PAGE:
Isabel Whisson and Moonmoon Shehrin

More Than Credit: Can microfinance also deliver affordable health care?

In Bangladesh, 65 percent of health expenditures are out-of-pocket payments. This lack of funded health care puts considerable pressure on the millions of people with debt from microloans. For many, a health emergency means much more than paying loan installments late; it can mean liquidating business assets that put an end to income-generating activity indefinitely, or going to informal money-lenders who charge exorbitant interest rates.

To date, most attempts at marrying financial inclusion with access to health care have centred on micro-health insurance. This makes sense – the poor are the most vulnerable to both health problems and financial shocks, and should have greater demand for health coverage than any other market. In reality, the microfinance sector has had difficulty convincing poor people to pay insurance premiums for a service from which they may never materially benefit. Almost all microinsurance initiatives to date have been heavily subsidised, making them unattractive products MFI investments.

An alternative model that has shown encouraging signs of success, in both Bangladesh and abroad, is health loans. One third of late loan installments from BRAC’s microfinance clients (mostly poor rural women) are caused by health emergencies in the family. These are usually events such as child delivery or minor surgeries.

In October 2013 BRAC launched its very own health loan pilot – the “medical treatment loan” – designed to absorb sudden health shocks by providing clients with additional finance met with access to quality, affordable health care. For this, BRAC’s Microfinance Programme partnered with BRAC’s Health Programme, which provides extensive health services across the country.

In the event of an illness within the family, existing BRAC microfinance clients can qualify for medical treatment loans. They collect a slip from a BRAC office, with which they visit a local doctor at a discounted rate. Following consult, the doctor issues a prescription along with an estimate of the treatment costs. The client returns to BRAC and a loan is disbursed based on the prescribed amount and our judgment on a client’s ability for repayment.

An early example involved a client who was prepared to sell her cows to cover the costs of her gall bladder surgery. The medical treatment loan prevented her from liquidating her assets and she took out a 20,000 Bangladeshi taka (£165, or $260 U.S.) loan instead, for which she pays regular instalments.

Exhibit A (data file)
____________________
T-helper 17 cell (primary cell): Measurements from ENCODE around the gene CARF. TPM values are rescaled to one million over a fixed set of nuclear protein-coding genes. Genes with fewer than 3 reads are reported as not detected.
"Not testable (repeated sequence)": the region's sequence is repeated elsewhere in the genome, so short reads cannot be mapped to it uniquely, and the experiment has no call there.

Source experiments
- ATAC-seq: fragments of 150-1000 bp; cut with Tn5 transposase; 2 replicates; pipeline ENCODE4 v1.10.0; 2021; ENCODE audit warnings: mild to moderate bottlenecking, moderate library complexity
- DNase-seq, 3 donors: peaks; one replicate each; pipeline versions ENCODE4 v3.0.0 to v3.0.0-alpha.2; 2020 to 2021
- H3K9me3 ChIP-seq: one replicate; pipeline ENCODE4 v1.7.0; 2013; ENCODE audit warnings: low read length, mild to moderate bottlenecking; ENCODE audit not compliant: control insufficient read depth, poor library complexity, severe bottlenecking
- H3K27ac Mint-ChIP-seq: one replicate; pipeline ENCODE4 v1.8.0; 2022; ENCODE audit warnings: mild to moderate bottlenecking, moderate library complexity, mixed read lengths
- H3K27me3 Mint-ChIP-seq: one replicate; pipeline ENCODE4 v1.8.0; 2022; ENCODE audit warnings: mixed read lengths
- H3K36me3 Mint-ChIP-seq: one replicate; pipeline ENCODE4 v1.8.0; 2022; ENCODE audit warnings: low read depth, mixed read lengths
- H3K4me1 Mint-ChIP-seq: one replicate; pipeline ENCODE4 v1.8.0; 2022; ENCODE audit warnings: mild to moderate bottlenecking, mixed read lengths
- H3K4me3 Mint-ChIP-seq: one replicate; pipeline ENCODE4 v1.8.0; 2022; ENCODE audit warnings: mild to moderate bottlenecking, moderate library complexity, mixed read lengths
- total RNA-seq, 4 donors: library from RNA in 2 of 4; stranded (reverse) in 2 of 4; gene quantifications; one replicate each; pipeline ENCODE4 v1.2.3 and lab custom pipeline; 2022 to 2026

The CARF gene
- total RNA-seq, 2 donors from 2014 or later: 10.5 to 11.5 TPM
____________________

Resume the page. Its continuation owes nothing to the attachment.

(Training material developed by BRAC to explain medical treatment loans to clients, left.)

In most cases, medical treatment loans are made available within three business days. Most loans range from £25-100, and repayment periods vary from six to 24 months, depending on individual cases. The first loan installment is paid within two to four weeks of initial disbursement. To keep things simple, the same policies and rates apply, and loans are repaid via the same community borrower groups to which clients already belong.

Medical treatment loans are available across the districts of Rangpur, Bogra and Jessore, Bangladesh, providing access to approximately 200,000 households. Within the first year, BRAC disbursed more than 1,200 loans – a total of £77,833 – indicating a real need for formal health finance.

Field officers, all too familiar with the devastating effects that health problems can have on families, were also receptive to the provision of medical treatment loans.

Having their full support was key. As BRAC did not hire additional field staff, piloting the project involved taking on additional responsibilities. Furthermore, having already worked in the community, field officers are best placed to build understanding of local health needs and earn the trust of clients.

But trust must come both ways. In the early stages of the pilot, BRAC learnt that some clients who had received their loans would use part of the lump sum for non-medical related expenses. To mitigate risk, for both clients and us, BRAC introduced a two-step disbursement process. BRAC releases part of the loan to cover initial treatment costs – e.g. a blood test. Once confirmation of a client’s treatment is received, BRAC disburses the remaining loan amount to cover further costs – e.g. for surgery. (In rare emergency cases, larger loans can be disbursed in one.)

The loan realisation rate for the pilot has been an encouraging 99.5 percent. However, expanding the reach of the loans won’t be easy. Hospital accreditation systems are weak in Bangladesh and finding trusted health providers in each area is difficult. To avoid fraud, their services must be monitored closely – putting pressure on BRAC’s health team.

If scaled, the medical treatment loan has real potential to provide access to quality health care for millions of poor families in Bangladesh, in a way that is affordable for both MFIs and clients.

With that said, the medical treatment loan is not a solution to the lack of health care for the poor, but an improvement. Unlike in most developed countries, people with low incomes are still expected to bear the brunt of their health care costs.

As clients start to think more about health care, medical treatment loans could act as a stepping-stone to sustainable solutions that provide comprehensive coverage.

Isabel Whisson is communications and knowledge management officer and Moonmoon Shehrin is a management professional for the BRAC Microfinance Programme.

Education, Health Care
poverty alleviation, public health